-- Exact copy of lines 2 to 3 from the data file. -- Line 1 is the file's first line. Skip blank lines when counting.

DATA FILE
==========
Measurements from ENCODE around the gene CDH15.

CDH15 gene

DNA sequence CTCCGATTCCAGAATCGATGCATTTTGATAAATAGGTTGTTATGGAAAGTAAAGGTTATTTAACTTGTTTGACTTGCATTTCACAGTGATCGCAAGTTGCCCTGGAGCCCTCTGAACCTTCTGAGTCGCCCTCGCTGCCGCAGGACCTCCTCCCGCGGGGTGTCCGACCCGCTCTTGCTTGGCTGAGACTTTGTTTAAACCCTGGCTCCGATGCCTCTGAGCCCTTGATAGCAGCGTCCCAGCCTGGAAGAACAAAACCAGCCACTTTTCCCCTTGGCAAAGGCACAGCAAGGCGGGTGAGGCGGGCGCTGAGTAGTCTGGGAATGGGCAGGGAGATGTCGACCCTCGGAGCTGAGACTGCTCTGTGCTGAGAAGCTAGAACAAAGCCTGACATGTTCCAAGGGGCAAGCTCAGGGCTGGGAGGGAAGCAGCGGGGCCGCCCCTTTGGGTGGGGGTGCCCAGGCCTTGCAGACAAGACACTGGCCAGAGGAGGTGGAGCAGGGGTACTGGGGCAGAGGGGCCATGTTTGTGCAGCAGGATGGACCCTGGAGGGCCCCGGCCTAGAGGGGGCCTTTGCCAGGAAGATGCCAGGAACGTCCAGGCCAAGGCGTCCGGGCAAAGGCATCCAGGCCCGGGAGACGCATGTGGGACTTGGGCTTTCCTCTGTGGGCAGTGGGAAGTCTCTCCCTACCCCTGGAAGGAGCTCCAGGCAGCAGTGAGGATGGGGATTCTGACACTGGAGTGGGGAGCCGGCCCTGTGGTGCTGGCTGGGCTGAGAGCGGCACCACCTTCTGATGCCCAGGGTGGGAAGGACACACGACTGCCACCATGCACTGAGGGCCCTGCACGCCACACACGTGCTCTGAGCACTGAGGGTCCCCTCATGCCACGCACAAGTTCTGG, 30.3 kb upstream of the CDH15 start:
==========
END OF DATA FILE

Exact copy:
CDH15 gene

DNA sequence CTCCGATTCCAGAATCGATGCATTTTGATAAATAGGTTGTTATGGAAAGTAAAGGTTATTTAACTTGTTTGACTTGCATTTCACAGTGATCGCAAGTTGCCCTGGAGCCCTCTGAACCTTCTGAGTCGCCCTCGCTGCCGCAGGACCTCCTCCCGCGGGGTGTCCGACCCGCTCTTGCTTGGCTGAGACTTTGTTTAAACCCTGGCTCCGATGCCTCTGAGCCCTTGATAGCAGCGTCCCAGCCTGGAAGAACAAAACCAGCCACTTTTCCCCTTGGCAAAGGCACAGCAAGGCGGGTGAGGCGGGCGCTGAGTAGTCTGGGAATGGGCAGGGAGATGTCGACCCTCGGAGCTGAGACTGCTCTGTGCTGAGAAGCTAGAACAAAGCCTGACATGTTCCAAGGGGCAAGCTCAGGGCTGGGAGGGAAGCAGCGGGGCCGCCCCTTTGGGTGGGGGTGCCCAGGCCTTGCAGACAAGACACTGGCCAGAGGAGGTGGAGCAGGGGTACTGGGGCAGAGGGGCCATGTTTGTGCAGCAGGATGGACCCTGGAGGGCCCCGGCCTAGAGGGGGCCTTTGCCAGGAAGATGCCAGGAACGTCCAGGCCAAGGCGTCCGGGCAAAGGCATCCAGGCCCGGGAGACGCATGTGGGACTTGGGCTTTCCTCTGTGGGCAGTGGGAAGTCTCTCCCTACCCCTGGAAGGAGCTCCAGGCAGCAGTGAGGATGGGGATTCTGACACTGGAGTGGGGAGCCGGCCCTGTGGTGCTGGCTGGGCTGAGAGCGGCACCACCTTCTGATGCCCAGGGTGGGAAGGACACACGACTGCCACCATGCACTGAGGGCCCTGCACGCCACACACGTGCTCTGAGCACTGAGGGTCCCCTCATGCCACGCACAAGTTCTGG, 30.3 kb upstream of the CDH15 start: